Thursday, December 31, 2009
#114 Church marketing
Christian culture is obsessed with church growth. Churches want badly to "get their numbers up," so some churches hire marketing teams to assess their fitness (their actual term) and tell them how to be culturally relevant. The goal is to get people in the door and make them come back.
They put espresso stands in the lobby and get some ambient lighting so Kids These Days don't feel like they're in one of those churches full of dorks. They don't want to be like those churches with fluorescent overhead lighting cause that's super lame. Those churches sing hymns and their pastors wear suits, and church marketing statistics say only old people like those. The church marketing stats also say that people decide if they'll come back to a church within the first three minutes of their visit, so they've really gotta work those first three minutes.
They want to make their church feel like you're at a concert, so they have a stage lighting ministry and play the music really loud. The pastor tries to look cool (as we've discussed here and here) and uses high school jargon and so he can be relevant. And he wants the worship band to be extra rad. The worship leader tries to get a Fleet Foxes/The Fray/Death Cab vibe going. He holds auditions for the worship team and picks the ones with flat-ironed hair and guyliner. It's important that they look sincere when they sing, but scarves, vests and grommet belts help. Okay, so. What are some edgy names for an epic sermon series? What will get the most people in the door? We have to get our numbers up and grow this sucker or else it means God isn't blessing our ministry! Numbers! Tithing! Relevance! U2! Discipleship models! The reformation! Leadership! Authentic! Contextual! Twitter! iPhone! Sick website! Innuendos from the pulpit about sex with my wife! In the world, but not of it!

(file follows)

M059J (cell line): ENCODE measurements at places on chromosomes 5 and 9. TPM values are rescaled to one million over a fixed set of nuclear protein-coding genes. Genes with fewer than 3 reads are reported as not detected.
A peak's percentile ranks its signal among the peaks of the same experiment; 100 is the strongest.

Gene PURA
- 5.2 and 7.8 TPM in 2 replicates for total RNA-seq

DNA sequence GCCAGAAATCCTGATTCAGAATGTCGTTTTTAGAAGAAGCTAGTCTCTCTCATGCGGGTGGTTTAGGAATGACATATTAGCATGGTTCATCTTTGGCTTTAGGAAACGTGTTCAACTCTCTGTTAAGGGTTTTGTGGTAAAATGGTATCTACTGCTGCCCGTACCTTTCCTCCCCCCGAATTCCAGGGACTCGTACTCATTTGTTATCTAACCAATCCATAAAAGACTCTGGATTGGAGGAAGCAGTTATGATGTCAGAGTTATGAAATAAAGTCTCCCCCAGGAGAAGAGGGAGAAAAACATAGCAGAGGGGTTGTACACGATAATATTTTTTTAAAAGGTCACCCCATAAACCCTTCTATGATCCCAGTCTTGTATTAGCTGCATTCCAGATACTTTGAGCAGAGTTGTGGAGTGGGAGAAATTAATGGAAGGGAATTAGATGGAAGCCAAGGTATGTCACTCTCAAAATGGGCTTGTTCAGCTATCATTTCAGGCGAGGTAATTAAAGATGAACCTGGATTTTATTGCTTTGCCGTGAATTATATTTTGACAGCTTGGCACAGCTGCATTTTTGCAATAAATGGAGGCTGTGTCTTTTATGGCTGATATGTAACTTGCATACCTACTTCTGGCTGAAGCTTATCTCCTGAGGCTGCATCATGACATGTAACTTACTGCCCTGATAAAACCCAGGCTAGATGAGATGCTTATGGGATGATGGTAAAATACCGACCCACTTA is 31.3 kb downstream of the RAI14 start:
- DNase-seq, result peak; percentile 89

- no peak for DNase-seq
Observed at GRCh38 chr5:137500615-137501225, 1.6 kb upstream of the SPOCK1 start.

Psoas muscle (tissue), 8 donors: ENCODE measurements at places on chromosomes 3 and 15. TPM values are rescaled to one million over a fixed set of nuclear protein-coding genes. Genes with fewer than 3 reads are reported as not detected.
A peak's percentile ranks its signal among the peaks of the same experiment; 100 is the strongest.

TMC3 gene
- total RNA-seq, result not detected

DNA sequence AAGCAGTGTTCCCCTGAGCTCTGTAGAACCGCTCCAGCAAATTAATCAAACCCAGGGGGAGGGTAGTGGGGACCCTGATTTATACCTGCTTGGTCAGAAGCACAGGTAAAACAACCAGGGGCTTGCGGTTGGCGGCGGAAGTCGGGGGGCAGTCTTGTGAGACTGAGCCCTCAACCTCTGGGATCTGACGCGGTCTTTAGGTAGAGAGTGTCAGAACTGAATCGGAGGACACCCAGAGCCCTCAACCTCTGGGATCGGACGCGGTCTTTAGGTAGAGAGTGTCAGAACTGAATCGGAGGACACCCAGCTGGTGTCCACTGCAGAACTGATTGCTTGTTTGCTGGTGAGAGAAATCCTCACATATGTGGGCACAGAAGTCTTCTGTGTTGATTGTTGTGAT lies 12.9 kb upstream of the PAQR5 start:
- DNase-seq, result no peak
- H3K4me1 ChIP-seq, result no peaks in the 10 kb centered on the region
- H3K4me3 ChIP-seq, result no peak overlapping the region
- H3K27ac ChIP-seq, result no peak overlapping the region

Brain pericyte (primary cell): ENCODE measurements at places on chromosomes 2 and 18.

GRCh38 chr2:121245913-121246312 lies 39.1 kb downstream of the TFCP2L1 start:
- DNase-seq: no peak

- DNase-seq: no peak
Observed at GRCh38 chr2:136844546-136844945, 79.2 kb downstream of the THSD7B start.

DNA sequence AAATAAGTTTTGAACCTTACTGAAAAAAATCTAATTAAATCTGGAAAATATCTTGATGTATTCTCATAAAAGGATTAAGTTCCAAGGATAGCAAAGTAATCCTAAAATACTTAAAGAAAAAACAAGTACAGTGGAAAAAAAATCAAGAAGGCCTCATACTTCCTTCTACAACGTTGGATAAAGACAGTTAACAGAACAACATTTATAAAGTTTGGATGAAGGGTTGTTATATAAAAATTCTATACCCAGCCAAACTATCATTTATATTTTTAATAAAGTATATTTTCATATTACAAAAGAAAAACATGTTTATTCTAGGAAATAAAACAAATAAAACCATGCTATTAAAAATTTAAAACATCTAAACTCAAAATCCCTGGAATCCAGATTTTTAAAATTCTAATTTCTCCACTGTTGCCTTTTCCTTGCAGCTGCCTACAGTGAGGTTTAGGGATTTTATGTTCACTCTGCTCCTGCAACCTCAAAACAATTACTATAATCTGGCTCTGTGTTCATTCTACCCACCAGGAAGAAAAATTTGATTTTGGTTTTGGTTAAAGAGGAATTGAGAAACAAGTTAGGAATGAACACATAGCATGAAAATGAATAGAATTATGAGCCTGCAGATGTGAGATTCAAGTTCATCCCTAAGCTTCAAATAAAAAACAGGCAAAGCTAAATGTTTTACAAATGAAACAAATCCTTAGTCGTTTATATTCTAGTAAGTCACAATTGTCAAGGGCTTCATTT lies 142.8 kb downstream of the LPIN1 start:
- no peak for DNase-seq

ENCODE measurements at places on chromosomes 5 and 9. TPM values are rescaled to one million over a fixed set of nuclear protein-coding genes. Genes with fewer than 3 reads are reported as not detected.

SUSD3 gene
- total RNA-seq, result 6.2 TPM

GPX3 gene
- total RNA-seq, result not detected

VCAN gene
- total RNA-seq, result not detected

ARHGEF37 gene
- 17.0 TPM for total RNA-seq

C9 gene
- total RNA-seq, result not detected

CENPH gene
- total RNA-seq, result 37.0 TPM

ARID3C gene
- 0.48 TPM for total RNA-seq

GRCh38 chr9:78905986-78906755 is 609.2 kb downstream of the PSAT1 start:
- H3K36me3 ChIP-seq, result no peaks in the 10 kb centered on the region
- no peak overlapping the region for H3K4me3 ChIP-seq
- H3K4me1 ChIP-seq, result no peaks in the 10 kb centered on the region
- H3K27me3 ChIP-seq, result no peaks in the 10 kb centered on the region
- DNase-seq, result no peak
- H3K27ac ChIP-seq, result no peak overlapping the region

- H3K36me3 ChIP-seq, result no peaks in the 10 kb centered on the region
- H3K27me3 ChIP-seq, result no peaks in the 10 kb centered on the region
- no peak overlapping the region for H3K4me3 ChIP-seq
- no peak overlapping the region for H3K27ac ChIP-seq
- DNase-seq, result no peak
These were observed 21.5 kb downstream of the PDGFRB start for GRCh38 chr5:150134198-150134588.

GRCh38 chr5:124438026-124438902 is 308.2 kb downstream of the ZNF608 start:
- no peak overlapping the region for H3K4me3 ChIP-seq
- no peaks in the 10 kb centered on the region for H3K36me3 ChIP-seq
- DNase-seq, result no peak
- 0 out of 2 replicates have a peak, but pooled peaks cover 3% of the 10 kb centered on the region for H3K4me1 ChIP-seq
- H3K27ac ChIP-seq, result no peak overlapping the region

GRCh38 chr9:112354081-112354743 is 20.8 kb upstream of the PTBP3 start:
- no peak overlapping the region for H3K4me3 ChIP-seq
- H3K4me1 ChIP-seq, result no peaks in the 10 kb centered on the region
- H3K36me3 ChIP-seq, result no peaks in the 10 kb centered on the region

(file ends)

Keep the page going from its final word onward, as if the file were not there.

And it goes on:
Their mission statement sounds solid and they say they're all about Jesus but some churches seem awfully impressed with themselves. Being hip and raising money for new buildings seems like the focus instead of being broken by the message of the Gospel. But if Jesus loved the sick and the poor and drew near to the brokenhearted, and if he was a servant to the least and walked into their lonely worlds, and if his love went to their dark corners when they did not expect it or even ask for it, is he harder to find in churches where image is king?